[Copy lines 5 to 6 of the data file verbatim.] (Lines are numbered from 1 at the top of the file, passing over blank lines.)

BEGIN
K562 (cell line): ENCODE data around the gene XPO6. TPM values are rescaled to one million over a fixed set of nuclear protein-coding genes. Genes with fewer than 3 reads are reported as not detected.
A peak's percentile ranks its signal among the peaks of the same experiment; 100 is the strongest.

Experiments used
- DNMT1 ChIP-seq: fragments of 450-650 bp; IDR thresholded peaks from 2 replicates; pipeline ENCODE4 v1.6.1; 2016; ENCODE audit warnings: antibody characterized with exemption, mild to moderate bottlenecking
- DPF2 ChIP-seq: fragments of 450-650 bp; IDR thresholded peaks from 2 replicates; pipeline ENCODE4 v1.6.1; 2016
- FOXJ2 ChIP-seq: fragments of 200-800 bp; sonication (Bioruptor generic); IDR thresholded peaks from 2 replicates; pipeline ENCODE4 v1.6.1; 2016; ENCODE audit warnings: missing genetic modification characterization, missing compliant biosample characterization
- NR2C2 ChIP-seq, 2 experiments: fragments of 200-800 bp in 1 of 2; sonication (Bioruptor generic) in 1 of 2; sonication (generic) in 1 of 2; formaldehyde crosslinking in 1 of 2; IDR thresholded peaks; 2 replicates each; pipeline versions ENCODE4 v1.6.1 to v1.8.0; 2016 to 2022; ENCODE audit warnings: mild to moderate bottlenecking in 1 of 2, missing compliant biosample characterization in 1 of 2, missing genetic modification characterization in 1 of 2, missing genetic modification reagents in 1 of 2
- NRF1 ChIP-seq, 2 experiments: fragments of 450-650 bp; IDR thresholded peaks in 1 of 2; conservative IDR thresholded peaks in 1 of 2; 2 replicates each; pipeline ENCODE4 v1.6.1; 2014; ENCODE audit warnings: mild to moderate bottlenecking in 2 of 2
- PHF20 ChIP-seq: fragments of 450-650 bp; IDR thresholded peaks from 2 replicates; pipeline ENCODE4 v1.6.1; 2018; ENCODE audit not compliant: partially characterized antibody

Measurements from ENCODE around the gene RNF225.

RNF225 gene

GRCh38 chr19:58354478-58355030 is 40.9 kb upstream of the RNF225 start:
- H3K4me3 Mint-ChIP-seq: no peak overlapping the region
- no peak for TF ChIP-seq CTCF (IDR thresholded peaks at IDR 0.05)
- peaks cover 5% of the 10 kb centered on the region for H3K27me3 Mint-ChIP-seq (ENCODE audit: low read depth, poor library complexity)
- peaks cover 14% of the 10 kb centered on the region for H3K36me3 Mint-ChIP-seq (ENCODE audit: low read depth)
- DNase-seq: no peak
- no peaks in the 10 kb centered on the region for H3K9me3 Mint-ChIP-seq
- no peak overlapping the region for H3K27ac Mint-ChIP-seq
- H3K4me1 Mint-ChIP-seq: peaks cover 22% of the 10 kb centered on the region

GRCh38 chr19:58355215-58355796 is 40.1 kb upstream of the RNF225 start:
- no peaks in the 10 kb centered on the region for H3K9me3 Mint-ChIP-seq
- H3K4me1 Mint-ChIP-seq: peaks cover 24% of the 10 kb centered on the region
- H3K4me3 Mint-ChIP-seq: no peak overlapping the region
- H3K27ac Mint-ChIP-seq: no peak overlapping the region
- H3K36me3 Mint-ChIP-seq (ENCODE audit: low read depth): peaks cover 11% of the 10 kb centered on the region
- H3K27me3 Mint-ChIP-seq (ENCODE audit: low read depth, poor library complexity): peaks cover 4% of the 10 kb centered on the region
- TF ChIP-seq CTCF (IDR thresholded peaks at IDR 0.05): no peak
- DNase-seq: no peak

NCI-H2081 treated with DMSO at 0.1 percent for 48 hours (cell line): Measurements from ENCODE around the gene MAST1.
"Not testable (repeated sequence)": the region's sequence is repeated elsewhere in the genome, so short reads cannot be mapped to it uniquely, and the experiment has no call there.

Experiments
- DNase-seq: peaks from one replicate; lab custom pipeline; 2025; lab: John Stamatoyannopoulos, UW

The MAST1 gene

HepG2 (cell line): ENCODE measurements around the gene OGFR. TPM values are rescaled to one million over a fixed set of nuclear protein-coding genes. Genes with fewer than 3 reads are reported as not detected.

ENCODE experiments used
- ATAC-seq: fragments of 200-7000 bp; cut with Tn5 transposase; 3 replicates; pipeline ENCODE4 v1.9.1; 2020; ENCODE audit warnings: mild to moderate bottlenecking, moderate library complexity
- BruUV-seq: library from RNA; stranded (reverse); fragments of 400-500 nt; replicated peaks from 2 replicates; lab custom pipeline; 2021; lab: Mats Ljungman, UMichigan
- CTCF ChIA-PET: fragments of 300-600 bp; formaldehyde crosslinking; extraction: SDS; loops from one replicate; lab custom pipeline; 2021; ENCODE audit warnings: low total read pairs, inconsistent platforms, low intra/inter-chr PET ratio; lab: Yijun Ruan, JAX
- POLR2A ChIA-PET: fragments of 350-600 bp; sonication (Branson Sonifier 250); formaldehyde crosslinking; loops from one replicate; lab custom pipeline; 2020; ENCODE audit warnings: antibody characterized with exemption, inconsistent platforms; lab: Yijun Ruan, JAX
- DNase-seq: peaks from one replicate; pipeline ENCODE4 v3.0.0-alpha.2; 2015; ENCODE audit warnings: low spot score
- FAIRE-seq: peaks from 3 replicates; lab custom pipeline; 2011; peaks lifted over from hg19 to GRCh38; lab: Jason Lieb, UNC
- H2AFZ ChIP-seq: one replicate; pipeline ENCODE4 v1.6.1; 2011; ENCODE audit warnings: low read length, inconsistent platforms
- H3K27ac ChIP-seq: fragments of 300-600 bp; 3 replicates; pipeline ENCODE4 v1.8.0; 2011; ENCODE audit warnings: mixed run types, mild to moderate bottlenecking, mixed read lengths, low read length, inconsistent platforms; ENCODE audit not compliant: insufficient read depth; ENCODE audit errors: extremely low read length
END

- DPF2 ChIP-seq: fragments of 450-650 bp; IDR thresholded peaks from 2 replicates; pipeline ENCODE4 v1.6.1; 2016
- FOXJ2 ChIP-seq: fragments of 200-800 bp; sonication (Bioruptor generic); IDR thresholded peaks from 2 replicates; pipeline ENCODE4 v1.6.1; 2016; ENCODE audit warnings: missing genetic modification characterization, missing compliant biosample characterization